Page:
Old Fashioned

From Chanticleer Society

The Old Fashioned is considered by many as the "original" cocktail. It follows the prescribed pattern of "Spirits of any kind, sugar, water, and bitters".

Basic Recipe

  • 2 ounces bourbon or rye whiskey
  • 1 teaspoon simple syrup
  • 2 dashes Angostura Bitters
  • Garnish: orange twist (bourbon) or lemon twist (rye)
  • Garnish: maraschino cherry (optional)

Put the simple syrup and bitters into the bottom of a rocks (aka Old Fashioned) glass. Add several ice cubes, then top with the whiskey. Stir briefly to combine and chill the ingredients, then garnish with an orange twist (for bourbon) or a lemon twist (for rye), and optionally a maraschino cherry.


In the early 1800's this drink would have simple been called a "Whiskey Cocktail", it wouldn't be until the later half of the 1800's that a customer would need to call for an "Old Fashioned Whiskey Cocktail" if this is what they were wanting. This was because what constituted a cocktail had begun to evolve once bartenders began to experiment with adding vermouths and other ingredients to what would previously just be "spirits of any kind, sugar, water, and bitters".

Eventually, "Old Fashioned Whiskey Cocktail" was shortened to just "Old Fashioned".


As the story goes, the Old Fashioned was "invented" at the Pendennis Club in Louisville, Kentucky. From my library, here is the oldest recounting of this story that I could locate:

"Old Waldorf Bar Days" (1931) by Albert Stevens Crockett

This was brought to the old Waldorf in the days of its "sit-down" Bar, and introduced by, or in honor of, Col. James E. Pepper, of Kentucky, proprietor of a celebrated whiskey of the period. The Old-fashioned Whiskey cocktail was said to have been the invention of a bartender at the famous Pendennis Club in Louisville, of which Col. Pepper was a member.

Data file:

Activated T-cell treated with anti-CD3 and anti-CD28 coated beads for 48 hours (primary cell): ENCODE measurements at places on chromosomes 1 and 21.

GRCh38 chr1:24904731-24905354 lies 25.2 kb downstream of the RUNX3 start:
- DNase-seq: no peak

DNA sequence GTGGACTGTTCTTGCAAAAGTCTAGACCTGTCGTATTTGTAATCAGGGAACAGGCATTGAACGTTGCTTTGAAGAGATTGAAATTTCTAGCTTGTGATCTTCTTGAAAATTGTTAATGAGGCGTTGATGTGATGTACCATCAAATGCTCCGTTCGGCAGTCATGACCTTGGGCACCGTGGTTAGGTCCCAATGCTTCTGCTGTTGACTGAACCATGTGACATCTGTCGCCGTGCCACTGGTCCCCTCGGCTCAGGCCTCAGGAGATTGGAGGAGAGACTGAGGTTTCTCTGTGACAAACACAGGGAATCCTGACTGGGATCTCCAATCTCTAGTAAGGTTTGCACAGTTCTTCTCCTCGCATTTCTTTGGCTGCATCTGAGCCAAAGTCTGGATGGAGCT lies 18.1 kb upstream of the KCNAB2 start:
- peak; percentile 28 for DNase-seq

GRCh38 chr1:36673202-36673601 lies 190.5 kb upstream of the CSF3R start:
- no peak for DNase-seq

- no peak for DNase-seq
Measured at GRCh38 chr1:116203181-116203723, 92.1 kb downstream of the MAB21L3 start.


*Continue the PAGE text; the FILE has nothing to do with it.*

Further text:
One-quarter lump Sugar Two spoons Water One dash Angostura One jigger Whiskey One piece Lemon Peel One lump Ice. Serve with small spoon.[1]

While this story is often repeated, it is unfortunately incorrect. The term "Old Fashioned" when referring to cocktails can be found prior to the Pendennis club opening. Add to this the realization that this is simply a "whiskey cocktail" as it would have once been made, and the notion of "creating" a new drink and calling it an "Old Fashioned" becomes suspect.

One of the oldest in-print references to a whiskey cocktail being referred to as an "Old Fashioned Whiskey Cocktail" comes from "Modern American Drinks" (1895) by George J. Kappeler

The Old-Fashioned Whiskey Cocktail:
Dissolve a small lump of sugar with a little water in a whiskey-glass; add two dashes Angostura bitters, a small piece ice, a piece lemon-peel, one jigger whiskey. Mix with small bar-spoon and serve, leaving spoon in glass.[2]

From this, we can see that the basic construction of the Old Fashioned is fairly similar to what we have today. Noting of course that the water used here is only for dissolving the sugar (which doesn't dissolve as well in alcohol), and there isn't yet any sign of the orange or cherry that most of us today assume will be found in this drink.

If we go back even further in time however, and look at the first published collection of cocktail recipes from Jerry Thomas' 1862 "How To Mix Drinks" we find the recipe:

109. Whiskey Cocktail (Use small bar glass.)
3 or 4 dashes of gum syrup. 2 do. Bitters (Bogart's) 1 wine-glass of whiskey, and a piece of lemon peel. Fill one-third full of fine ice; shake and strain in a fancy red wine-glass.

Look at this recipe closely. It includes sugar (in the form of gum syrup, a version of simple syrup), bitters, whiskey, and a lemon peel. Besides the fact that this drink is strained into the glass, it is virtually identical to what would otherwise be easily described as an Old Fashioned.[3]

It should be easy to see from this, that the "Whiskey Cocktail" is essentially the same drink which will later be called "Old Fashioned Whiskey Cocktail", and even later simply "Old Fashioned".

External Links


  1. "Old Waldorf Bar Days" (1931) Albert Stevens Crockett
  2. "Modern American Drinks" (1895) George J. Kappeler
  3. Bon Vivant's Companion -or- How to Mix Drinks (1862) Jerry Thomas